The Senate on Tuesday overwhelmingly approved landmark legislation to overhaul the U.S. Patent and Trademark Office, a reform effort more than half a decade in the making that aims to improve the quality of patents and curb frivolous litigation.
The America Invents Act, originally titled the Patent Reform Act, cleared the upper chamber by a vote of 95 to five, a resounding legislative victory for the bill's author, Judiciary Committee Chairman Patrick Leahy (D-Vt.), who has backed efforts to reform the patent system in each of the previous three Congresses.
"Reforming the nation's antiquated patent system will promote American innovation, create American jobs. It will grow our economy," Leahy said today on the Senate floor.
Chuck Grassley (Iowa), the Ranking Republican on the Judiciary Committee, and Orrin Hatch (R-Utah) were original co-sponsors of the bill.
The debate over patent reform has been closely watched by members of the tech sector, which have long pressed for measures to shield themselves from patent litigation that they argue is often a burdensome distraction. At the same time, several groups representing inventors and small businesses have long campaigned against any provision that would weaken the legal mechanisms available to their members to assert their patents.
Excluded from the bill was a controversial amendment, backed by many tech companies, that would have eased the process for initiating an in-house administrative review process at the Patent Office for challenges to patents that have been granted, a measure billed as a less costly alternative to private litigation.
Ed Black, the president and CEO of the Computer and Communications Industry Association, a trade group whose members include Google, Microsoft and Oracle, warned that excluding the post-grant review provisions from the patent reform bill could make "the current situation even worse for the tech industry."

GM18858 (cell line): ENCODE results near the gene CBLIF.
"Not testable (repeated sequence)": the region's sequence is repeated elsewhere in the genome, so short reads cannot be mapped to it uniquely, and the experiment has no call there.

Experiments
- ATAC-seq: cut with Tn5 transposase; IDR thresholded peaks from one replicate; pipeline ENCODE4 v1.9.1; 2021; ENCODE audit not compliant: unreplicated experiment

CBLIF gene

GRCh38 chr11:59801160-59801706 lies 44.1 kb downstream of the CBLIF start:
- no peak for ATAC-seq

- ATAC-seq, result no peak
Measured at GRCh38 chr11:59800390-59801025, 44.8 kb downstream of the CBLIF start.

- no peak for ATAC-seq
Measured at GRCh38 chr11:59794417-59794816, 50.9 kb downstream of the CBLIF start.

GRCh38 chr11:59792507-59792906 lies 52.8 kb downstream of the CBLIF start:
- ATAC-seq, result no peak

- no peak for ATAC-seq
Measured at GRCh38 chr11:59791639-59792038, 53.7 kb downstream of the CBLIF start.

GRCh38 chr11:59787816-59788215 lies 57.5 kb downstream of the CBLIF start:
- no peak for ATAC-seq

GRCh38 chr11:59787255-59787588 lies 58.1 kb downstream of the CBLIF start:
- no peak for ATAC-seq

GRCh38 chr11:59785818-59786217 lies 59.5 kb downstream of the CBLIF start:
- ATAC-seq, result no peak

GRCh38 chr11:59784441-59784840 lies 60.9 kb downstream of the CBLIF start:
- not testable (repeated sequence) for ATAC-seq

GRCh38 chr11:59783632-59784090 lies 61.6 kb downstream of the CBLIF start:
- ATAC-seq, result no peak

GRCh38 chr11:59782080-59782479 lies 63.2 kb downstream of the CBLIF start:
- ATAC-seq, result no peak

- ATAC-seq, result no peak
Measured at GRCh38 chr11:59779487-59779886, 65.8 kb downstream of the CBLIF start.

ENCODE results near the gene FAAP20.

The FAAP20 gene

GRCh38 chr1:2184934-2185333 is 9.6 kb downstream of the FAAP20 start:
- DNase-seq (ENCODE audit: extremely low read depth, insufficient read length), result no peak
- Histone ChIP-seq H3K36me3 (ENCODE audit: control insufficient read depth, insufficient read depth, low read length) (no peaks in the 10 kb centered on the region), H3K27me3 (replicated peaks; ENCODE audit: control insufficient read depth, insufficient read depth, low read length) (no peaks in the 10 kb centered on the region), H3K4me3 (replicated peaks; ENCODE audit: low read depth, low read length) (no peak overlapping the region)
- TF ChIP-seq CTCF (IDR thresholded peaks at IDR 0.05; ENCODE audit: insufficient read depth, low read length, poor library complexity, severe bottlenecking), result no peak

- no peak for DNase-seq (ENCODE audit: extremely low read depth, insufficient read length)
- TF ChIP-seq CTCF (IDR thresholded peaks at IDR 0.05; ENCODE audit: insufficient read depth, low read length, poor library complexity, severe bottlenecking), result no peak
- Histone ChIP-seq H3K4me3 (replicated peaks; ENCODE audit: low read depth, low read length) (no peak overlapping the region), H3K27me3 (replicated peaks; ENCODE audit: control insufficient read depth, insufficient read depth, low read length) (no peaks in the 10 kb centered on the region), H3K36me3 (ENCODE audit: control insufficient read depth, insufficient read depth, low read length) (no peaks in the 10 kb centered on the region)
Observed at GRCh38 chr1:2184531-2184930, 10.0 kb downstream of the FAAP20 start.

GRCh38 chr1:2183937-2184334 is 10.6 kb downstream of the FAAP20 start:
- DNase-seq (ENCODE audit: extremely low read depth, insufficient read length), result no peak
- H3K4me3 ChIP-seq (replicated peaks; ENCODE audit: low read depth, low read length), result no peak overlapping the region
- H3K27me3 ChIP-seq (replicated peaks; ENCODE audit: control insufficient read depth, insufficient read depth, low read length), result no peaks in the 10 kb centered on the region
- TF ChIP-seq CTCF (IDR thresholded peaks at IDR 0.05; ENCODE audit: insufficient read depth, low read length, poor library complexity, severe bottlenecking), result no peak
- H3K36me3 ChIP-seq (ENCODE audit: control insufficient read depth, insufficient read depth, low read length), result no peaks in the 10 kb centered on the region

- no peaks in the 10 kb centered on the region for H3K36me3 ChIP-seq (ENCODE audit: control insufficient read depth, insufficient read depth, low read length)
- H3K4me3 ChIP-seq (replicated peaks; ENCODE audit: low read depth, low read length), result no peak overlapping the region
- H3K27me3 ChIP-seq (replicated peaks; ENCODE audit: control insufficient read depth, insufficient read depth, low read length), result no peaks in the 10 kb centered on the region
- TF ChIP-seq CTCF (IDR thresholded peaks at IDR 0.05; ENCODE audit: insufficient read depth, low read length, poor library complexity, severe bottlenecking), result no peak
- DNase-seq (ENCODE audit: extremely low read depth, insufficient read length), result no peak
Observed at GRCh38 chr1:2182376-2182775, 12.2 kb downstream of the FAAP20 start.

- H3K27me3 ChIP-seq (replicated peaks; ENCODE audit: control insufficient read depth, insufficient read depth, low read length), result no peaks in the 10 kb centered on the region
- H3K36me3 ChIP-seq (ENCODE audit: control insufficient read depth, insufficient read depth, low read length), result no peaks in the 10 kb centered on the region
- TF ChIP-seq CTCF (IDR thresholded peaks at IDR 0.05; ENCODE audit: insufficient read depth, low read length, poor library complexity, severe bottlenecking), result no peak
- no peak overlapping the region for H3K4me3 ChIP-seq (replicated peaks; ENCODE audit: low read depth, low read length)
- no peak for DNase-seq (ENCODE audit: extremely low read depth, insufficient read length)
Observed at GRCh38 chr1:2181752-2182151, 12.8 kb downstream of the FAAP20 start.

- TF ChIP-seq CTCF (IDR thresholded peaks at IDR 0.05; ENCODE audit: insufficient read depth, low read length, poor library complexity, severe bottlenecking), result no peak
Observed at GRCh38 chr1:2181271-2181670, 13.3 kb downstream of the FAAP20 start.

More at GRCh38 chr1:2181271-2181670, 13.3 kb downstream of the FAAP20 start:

Sen. Mark Udall (D-Colo.), one of the co-sponsors of the amendment, said he would seek to include it in the final version a negotiating committee would produce to reconcile the Senate bill with legislation produced by the House.
Rep. Lamar Smith (R-Texas), the chairman of the House Judiciary Committee who authored patent reform legislation in 2005 that provided the original framework for the Leahy bill, hailed the Senate's passage, and pledged to introduce his own legislation in short order.
"The Senate bill makes several important changes to our patent system," Smith said in a statement. "The House will introduce similar legislation this month that will help turn the ideas of American innovators into companies and jobs."
The Senate bill would transition the Patent Office to a so-called first-to-file system, bringing the U.S. system in line with the patent regimes of much of the rest of the world. The shift would confer patent rights on the first inventor or company to file an application, rather than the current first-to-invent system.
Supporters of first-to-file contend that it will lower the cost and complexity of patent disputes. Critics, meanwhile, warn that it will result in a race to the patent office and play into the hands of large corporations. An amendment to strike the first-to-file provision, offered by Dianne Feinstein (D-Calif.), was handily defeated last week.
Other, less controversial provisions of the bill include language to end fee diversion, a measure that would ensure that the filing fees patent applicants pay fund the Patent Office. Over the years, patent fees have been diverted to fund other government programs, a condition that has left the office strapped for resources and seen its backlog swell to more than 700,000 applications.
The America Invents Act would also provide an expedited review for applications for patents describing inventions deemed key to national priorities, such as clean energy technology.
The White House has endorsed the bill as a key plank of President Obama's economic agenda.
"Creating new jobs and new opportunities in a fiercely competitive world demands policies that encourage and support American innovation and ingenuity. So I'm pleased that, on a bipartisan basis, the Senate has passed the most significant patent reform in over half a century," Obama said in a statement responding to today's passage of the bill.
"I want to thank Senators Leahy, Grassley and Hatch for their leadership on this issue, and I look forward to working with the House of Representatives to pass patent reform legislation I can sign into law."
One of the ways around the issues of security and control that make some businesses wary of cloud computing is to build a private cloud -- one that remains within the corporate firewall and is wholly controlled internally. Private clouds also increase the agility of IT an organization's IT infrastructure and make it easier to roll out new technology projects. Download this eBook to get the facts behind the private cloud and learn how your organization can get started.